"It is not possible to go inside and have a discussion": how fear of stigma affects delivery of community-based support for children's HIV care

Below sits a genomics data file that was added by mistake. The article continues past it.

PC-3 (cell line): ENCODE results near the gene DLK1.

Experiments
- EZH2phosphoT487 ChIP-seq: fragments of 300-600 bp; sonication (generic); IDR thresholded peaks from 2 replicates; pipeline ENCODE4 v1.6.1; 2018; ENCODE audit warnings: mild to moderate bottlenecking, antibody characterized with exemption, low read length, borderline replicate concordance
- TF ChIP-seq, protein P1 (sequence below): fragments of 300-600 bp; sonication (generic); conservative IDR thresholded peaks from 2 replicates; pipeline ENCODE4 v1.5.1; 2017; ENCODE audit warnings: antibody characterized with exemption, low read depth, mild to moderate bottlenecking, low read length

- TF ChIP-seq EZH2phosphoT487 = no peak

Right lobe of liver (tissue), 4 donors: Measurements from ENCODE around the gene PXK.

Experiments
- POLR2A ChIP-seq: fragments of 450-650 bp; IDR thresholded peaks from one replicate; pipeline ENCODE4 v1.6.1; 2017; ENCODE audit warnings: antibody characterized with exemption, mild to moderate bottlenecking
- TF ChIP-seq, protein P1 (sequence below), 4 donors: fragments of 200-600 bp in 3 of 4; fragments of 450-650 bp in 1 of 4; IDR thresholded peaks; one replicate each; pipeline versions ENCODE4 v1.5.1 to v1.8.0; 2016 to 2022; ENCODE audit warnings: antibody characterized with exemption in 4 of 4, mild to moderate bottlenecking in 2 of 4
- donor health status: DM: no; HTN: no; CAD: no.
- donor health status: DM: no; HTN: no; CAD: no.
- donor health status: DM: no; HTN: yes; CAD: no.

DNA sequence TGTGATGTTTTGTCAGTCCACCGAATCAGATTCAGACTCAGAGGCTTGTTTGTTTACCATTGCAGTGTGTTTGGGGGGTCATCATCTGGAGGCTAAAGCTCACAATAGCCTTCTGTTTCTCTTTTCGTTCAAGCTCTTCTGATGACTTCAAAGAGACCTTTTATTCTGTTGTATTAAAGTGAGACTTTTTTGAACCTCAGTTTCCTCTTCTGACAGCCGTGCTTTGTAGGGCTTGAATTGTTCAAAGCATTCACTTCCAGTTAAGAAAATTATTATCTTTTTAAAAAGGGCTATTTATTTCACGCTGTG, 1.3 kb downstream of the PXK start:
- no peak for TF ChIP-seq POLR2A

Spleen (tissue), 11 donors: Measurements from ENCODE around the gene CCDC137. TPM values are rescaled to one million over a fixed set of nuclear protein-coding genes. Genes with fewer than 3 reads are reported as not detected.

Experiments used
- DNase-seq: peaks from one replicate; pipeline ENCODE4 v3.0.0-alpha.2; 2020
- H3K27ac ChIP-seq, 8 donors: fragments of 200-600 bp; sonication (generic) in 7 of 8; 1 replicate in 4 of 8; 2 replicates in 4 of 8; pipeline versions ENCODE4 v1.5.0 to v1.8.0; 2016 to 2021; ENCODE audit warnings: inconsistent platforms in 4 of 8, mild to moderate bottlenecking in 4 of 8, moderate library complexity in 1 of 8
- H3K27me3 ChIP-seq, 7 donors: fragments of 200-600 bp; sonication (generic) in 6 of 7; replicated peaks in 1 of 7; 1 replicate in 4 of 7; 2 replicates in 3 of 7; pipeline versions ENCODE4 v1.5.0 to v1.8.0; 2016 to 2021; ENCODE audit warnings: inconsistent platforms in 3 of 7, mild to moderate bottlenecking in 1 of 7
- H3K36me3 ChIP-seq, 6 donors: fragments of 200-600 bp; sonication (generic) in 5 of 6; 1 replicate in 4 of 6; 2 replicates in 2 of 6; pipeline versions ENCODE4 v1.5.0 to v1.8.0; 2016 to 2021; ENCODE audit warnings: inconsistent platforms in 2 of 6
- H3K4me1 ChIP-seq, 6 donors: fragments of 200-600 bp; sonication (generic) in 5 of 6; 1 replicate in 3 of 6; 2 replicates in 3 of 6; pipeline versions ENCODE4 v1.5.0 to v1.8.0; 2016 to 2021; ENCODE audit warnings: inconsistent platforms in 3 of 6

Caregivers mediate children's access to HIV care and their adherence to treatment. Support for caregivers may improve health outcomes in children, but fear of HIV stigma and discrimination can affect both uptake and delivery of support services. Within a trial evaluating community-based support for caregivers of newly HIV diagnosed children in Harare, Zimbabwe, we conducted a longitudinal qualitative study to explore how stigma affected delivery and acceptance of the intervention. We conducted semi-structured interviews with 36 caregivers, 15 children, and 20 community health workers (CHWs). Children and caregivers described experiencing or witnessing stigma and discrimination, causing some to resist home visits by CHWs. Anxiety around stigma made it difficult for CHWs to promote key messages. In response, CHWs adapted the intervention by meeting caregivers outside the home, pretending to be friends or relatives, and proactively counteracting stigmatising beliefs. As members of local communities, some CHWs shared concerns about discrimination. HIV stigma can hinder "getting a foot over the threshold" in community-based programmes, particularly for households most affected by discrimination and thus least likely to engage with services. For community support programmes to be effective, stigma-related resistance should be addressed from the outset, including CHWs' own concerns regarding HIV stigma.